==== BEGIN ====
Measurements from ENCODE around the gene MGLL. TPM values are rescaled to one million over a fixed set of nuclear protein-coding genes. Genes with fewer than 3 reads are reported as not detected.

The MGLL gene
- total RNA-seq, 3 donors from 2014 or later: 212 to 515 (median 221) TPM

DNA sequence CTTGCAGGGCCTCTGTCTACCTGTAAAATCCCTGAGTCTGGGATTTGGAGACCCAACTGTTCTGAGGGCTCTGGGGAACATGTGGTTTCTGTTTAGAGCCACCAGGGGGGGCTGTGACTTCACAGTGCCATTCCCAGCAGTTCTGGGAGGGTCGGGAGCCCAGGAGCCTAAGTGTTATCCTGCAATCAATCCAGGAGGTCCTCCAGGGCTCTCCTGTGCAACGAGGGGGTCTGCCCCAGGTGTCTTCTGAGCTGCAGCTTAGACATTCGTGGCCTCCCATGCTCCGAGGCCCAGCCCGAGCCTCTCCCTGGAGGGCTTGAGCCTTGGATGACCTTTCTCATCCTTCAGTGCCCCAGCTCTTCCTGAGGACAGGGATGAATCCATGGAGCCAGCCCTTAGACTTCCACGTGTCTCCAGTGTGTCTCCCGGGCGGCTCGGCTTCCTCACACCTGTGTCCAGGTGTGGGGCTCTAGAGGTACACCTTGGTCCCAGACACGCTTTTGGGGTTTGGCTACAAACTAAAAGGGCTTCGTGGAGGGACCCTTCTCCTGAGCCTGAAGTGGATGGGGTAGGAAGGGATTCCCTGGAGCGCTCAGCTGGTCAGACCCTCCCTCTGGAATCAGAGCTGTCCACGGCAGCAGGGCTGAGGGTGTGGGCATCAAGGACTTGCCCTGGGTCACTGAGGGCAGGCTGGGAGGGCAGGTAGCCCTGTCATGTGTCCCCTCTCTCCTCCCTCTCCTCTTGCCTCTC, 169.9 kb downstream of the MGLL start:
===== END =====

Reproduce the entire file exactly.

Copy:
Measurements from ENCODE around the gene MGLL. TPM values are rescaled to one million over a fixed set of nuclear protein-coding genes. Genes with fewer than 3 reads are reported as not detected.

The MGLL gene
- total RNA-seq, 3 donors from 2014 or later: 212 to 515 (median 221) TPM

DNA sequence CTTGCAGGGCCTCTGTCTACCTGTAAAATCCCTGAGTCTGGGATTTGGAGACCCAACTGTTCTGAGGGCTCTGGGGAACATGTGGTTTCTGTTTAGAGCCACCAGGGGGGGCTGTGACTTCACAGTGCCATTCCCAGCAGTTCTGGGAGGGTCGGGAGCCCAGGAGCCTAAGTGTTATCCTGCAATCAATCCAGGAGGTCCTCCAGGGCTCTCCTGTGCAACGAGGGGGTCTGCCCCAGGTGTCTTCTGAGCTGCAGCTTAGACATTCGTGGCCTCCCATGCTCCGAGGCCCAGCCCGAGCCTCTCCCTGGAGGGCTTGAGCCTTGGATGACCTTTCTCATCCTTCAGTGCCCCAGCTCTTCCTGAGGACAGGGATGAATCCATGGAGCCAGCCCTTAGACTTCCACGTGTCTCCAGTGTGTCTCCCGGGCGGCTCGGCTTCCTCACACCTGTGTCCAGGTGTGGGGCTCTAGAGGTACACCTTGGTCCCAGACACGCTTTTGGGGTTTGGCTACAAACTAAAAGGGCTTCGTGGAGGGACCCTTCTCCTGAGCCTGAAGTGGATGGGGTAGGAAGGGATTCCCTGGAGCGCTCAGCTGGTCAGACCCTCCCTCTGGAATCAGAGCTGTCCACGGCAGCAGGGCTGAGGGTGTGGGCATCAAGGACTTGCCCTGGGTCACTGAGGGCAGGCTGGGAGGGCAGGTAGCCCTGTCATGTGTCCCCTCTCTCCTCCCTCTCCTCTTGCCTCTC, 169.9 kb downstream of the MGLL start: